Difficult

I haven’t been blogging as much lately, and that is largely because so many things have happened in the last few months that I simply cannot go into detail about here.  These include a spat of homelessness, multiple big moves, lots of difficult interpersonal drama, one sitemate and another good friend Early Terminating (leaving their service early), and a slew of Peace Corps stuff on top of my actual work at my organization (which is one of the only things that has still, thank heavens, been going consistently very well).  At the present moment, I am airing out my apartment after my terrible Soviet oven basically blew up, caught on fire and very well could have burned the building down (luckily just the one corner where it stood is charred, and needless to say the oven is now unusable.  According to my landlady, this is a blessing because “baked goods are bad for you.”).
[My charred oven and the offending brownies I was baking for our last Women’s Club this season before summer break.  It was a lot scarier looking when the entire apartment, and my lungs, were filled with smoke]
We Kaz-21s have been here 9 months now, which as one volunteer recently pointed out, is already a whole 3rd of our service gone by (!!).  One musing I heard from other PCVs before turns out to be very true – some parts of your service crawl, and others fly.  You will experience high highs and potentially very low lows.  The Kaz-22s (next generation of volunteers after us) are probably getting their nominations now, and will soon be reading up on this far-away steppeland that they may never have even heard of before.  This inevitable progression of time and volunteer generations produces for me both a sense of excited anticipation and a pride in having made it thus far, combined all the same with a slight unease.  Assuming a new role as an “old and experienced” volunteer has its burdens.  What can we possibly tell you, Kaz-22s, to prepare you for this experience?
As a recent newbie myself I have felt before both overwhelmed and slightly disillusioned upon hearing older volunteers vent the many difficulties they have faced throughout their service, though I know all of them to be very real.  I think those things need to be presented with care to be really useful, and certainly forewarnings about what to expect should be balanced with respect for the relative subjectivity of any situation and viewpoint (in other words, everyone’s experience is different and such things are still largely up to the individual).  That being said, it is worth noting that 9 times out of 10, PCV blogs are aggressively edited and exorcised of content that is political, religious, negative, controversial, shocking, disillusioning, disconcerting, uncomfortable, emotional, overly personal and sometimes – in short – realistic.  I’ll just say it: I like to share vignettes and cultural experiences here that offer brief (and usually positive) glimpses – but there is no way this blog can even begin to completely reflect my life here. There simply is no way to really do it justice – you will just have to come and find out for yourself.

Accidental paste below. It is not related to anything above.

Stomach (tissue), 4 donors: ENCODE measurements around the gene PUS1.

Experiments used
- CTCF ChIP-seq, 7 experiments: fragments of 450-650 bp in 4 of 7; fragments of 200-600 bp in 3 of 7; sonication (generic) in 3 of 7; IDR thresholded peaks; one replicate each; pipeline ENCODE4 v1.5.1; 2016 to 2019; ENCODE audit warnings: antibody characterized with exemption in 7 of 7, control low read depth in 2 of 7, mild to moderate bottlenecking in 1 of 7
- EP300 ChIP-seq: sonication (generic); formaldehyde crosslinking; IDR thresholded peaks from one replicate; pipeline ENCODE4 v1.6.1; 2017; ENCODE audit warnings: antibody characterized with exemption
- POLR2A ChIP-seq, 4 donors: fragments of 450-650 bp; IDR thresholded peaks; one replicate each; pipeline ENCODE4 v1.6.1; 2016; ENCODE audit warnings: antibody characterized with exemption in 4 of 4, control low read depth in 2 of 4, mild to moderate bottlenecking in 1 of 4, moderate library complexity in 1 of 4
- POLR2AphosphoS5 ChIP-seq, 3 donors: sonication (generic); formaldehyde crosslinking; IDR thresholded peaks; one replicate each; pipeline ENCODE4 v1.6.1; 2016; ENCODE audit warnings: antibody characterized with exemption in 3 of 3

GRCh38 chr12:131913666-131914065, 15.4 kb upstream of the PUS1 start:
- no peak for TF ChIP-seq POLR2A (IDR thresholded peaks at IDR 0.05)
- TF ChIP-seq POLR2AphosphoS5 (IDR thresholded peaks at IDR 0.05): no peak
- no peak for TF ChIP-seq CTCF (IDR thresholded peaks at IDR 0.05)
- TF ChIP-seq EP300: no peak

(But before then, if you want, feel free to email me at beccazsky [at] gmail. 😉  I don’t know what I will tell you yet, but I promise I’ll try to make it helpful!)
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About beccazsky

NGO Development Peace Corps Volunteer in Kazakhstan
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